Reports suggest Network Rail could sell its network, start a joint venture or offer wholesale access in move that would boost fixed and mobile broadband
Network Rail is considering the sale of its fibre infrastructure and there is interest from several major telecoms firms looking to boost fixed and mobile broadband coverage across the country, according to reports.
The Financial Times says Network Rail is exploring the possibility of either selling off the network, which runs parallel to the UK’s railways, setting up a joint-venture or providing access on a wholesale basis to telecoms firms.
The FTNx fibre network currently delivers voice, video and data traffic for maintenance teams and communication between locomotives, however Network Rail wants to raise cash for rail network improvements by selling off assets, as its ability to borrow money at present is restricted.
Network Rail fibre
In 2014, Network Rail applied to Ofcom for powers to extend the former’s fibre infrastructure and offer wholesale services to other providers. It asked the regulator for ‘code powers’ under the electronic communications code that would remove a lot of the red tape associated with deploying fibre beyond the railways.
The process is at an early stage, with no formal proposals expected to emerge until May, but Virgin Media, Vodafone and TalkTalk are apparently interested in doing a deal.
Network Rail’s network could be used as the base for a fibre network traversing the country, including rural areas, or act as backhaul for mobile masts that can boost rural coverage.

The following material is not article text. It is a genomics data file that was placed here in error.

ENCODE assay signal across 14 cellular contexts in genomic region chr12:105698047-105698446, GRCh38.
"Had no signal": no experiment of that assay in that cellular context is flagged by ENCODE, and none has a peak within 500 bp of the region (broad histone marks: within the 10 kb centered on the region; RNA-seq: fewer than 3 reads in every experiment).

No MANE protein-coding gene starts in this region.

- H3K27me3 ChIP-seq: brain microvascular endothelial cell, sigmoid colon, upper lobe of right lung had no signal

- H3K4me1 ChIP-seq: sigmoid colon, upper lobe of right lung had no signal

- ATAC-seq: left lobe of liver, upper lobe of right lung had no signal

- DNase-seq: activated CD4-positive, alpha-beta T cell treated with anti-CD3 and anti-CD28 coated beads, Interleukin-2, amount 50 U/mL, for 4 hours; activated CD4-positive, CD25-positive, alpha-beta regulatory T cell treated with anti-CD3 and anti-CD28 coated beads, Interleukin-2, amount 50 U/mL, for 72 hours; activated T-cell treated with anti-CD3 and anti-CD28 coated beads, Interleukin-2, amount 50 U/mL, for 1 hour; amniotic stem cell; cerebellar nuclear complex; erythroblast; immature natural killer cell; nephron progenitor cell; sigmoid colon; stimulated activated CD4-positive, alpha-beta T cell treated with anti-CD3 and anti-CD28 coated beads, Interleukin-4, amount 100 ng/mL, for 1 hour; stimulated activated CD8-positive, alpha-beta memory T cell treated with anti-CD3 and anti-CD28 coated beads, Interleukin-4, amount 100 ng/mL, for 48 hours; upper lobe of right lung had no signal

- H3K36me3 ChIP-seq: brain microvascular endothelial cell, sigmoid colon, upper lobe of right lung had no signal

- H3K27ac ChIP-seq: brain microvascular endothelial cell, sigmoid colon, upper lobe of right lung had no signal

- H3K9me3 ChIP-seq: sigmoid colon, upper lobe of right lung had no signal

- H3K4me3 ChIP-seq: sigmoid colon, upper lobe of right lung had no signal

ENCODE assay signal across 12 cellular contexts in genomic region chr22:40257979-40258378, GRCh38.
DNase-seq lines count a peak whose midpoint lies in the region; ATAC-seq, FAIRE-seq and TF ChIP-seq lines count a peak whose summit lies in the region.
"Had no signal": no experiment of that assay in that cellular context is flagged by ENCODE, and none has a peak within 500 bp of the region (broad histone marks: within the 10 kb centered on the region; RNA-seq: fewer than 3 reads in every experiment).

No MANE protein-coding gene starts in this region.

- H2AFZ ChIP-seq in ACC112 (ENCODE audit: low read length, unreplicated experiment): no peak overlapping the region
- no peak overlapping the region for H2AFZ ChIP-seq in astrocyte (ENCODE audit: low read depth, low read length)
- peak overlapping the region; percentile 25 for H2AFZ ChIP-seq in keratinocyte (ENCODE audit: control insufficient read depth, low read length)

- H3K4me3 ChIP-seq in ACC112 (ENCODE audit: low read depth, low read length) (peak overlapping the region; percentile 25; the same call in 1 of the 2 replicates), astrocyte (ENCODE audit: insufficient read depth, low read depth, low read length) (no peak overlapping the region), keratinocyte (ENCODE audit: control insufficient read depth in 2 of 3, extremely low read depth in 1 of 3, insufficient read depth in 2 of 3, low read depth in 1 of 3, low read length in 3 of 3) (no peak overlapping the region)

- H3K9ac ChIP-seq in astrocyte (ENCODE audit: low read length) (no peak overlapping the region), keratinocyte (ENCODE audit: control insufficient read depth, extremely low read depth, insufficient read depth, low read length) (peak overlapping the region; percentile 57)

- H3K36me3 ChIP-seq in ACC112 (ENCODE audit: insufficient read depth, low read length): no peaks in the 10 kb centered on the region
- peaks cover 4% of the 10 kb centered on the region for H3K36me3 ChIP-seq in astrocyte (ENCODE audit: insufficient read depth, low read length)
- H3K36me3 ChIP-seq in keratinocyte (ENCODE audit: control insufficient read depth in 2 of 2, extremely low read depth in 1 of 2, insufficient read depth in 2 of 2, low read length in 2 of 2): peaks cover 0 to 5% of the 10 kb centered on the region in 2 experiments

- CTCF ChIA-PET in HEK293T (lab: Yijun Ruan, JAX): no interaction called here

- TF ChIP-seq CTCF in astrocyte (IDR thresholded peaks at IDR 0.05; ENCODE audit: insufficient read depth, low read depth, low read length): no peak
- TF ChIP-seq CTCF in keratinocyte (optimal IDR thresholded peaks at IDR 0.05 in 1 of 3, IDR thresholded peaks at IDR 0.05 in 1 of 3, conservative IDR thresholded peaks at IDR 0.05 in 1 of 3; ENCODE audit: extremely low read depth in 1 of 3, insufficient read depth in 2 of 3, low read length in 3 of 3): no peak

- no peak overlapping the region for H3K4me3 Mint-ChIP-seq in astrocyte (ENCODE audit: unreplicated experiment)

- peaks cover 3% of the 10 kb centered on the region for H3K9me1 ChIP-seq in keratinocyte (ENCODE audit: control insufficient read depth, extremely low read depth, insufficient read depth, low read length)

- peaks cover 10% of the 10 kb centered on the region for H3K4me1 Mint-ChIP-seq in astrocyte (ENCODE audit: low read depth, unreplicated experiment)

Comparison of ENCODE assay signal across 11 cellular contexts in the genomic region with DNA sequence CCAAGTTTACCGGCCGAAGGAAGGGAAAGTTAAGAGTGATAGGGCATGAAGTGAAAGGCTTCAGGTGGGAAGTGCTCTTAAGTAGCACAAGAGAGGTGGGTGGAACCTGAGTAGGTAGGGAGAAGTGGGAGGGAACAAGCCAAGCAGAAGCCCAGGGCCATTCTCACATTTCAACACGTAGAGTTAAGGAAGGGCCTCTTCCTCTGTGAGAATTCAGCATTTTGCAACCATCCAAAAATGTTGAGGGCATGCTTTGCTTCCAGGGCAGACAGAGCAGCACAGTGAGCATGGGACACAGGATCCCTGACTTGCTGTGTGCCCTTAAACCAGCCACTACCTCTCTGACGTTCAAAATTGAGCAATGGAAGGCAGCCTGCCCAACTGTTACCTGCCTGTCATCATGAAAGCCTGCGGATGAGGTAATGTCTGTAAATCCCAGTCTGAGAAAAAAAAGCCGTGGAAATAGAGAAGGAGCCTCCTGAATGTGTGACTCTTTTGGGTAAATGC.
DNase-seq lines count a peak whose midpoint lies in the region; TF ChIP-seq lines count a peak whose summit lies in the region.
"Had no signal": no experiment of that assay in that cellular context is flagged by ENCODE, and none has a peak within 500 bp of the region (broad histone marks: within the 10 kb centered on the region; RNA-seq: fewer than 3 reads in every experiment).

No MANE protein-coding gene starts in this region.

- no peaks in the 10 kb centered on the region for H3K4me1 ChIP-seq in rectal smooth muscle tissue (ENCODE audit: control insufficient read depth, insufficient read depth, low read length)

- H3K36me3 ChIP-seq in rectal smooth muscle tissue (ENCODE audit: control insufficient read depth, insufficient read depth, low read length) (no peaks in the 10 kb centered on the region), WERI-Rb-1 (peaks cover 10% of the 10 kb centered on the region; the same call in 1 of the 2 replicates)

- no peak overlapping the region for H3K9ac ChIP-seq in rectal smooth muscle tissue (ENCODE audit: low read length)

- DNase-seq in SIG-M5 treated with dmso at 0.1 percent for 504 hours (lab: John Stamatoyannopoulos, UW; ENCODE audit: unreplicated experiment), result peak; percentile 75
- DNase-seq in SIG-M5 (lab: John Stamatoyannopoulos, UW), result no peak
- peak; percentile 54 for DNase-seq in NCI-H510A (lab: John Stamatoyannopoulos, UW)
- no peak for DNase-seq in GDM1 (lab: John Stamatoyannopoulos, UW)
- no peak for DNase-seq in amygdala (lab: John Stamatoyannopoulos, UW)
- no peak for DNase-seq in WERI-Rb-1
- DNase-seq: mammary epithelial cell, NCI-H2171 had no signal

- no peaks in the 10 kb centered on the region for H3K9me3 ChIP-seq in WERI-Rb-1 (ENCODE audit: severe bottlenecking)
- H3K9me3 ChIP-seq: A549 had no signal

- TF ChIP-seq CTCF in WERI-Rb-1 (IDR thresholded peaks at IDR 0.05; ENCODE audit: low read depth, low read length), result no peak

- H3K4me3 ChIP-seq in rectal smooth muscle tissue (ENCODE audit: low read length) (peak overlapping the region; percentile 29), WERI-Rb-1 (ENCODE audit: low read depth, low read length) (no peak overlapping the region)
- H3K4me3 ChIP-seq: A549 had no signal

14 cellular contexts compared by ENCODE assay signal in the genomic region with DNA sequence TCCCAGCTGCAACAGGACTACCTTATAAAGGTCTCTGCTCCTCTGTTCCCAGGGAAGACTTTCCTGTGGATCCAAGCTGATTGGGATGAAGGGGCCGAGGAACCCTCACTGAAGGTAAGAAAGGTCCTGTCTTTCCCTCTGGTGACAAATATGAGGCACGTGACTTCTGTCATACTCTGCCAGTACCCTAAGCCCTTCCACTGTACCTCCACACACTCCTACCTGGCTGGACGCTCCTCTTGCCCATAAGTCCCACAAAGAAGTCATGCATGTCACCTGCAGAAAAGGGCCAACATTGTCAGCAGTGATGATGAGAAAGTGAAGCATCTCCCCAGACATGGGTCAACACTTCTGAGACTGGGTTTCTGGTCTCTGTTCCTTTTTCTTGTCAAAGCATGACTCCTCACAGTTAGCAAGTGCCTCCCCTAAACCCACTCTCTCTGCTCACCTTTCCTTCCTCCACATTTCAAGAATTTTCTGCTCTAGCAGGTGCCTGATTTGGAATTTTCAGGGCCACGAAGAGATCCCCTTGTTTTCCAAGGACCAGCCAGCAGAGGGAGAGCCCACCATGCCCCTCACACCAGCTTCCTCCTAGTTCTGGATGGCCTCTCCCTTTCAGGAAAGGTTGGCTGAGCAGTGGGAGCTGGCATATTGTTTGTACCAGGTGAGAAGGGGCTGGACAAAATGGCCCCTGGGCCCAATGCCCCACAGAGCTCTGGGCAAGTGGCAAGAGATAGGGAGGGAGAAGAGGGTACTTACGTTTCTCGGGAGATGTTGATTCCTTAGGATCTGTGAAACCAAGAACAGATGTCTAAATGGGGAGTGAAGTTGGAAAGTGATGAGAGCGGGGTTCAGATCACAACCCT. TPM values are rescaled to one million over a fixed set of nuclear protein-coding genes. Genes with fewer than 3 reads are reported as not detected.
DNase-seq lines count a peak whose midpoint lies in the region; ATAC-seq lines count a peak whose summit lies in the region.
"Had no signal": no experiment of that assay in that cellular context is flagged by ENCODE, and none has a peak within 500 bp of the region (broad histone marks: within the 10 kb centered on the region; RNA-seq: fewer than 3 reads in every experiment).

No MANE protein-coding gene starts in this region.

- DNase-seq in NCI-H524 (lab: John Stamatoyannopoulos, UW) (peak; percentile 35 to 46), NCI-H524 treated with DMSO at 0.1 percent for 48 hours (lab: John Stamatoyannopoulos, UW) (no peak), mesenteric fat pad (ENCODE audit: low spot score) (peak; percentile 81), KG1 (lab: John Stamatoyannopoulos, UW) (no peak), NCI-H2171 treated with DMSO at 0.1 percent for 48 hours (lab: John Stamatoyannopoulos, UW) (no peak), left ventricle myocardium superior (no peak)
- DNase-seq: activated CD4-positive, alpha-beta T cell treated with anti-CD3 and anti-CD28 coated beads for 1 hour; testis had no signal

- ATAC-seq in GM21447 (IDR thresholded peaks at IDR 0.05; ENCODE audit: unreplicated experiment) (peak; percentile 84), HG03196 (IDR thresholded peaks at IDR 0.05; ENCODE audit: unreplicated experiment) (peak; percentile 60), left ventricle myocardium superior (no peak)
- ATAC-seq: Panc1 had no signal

It has also been suggested that Network Rail could open up its ducts for third parties to lay their own fibre cables. Ofcom’s recent review of the UK communications market has proposed making it easier for third party communications providers to lay their own cables in BT Openreach’s ducts and poles.
Any deal would likely require the telco partner to boost Wi-Fi and mobile coverage on the UK’s railways. Ironically, it had been thought revenue generated from fines levied by the government on Network Rail would be used to fund a wireless network for commuter routes into London.
UPDATE 30/03/2016: Network Rail has ruled out a sale of its infrastructure but has said it could sell capacity to telecoms providers on a wholesale basis.
“We are not selling our telecoms network,” a spokesperson told TechWeekEurope. “However, we do have unused capacity in our fibre optic network. It is commercially sensible to see if we can sell this capacity to telecoms companies – we don’t need it and they do.”
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